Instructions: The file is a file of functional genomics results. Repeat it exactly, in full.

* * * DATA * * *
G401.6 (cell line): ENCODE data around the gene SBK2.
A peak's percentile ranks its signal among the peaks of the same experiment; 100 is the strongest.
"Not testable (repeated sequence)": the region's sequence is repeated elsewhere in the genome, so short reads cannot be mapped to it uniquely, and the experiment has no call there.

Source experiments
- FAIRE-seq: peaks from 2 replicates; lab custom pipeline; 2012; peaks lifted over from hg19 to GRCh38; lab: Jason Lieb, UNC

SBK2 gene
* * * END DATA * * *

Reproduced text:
G401.6 (cell line): ENCODE data around the gene SBK2.
A peak's percentile ranks its signal among the peaks of the same experiment; 100 is the strongest.
"Not testable (repeated sequence)": the region's sequence is repeated elsewhere in the genome, so short reads cannot be mapped to it uniquely, and the experiment has no call there.

Source experiments
- FAIRE-seq: peaks from 2 replicates; lab custom pipeline; 2012; peaks lifted over from hg19 to GRCh38; lab: Jason Lieb, UNC

SBK2 gene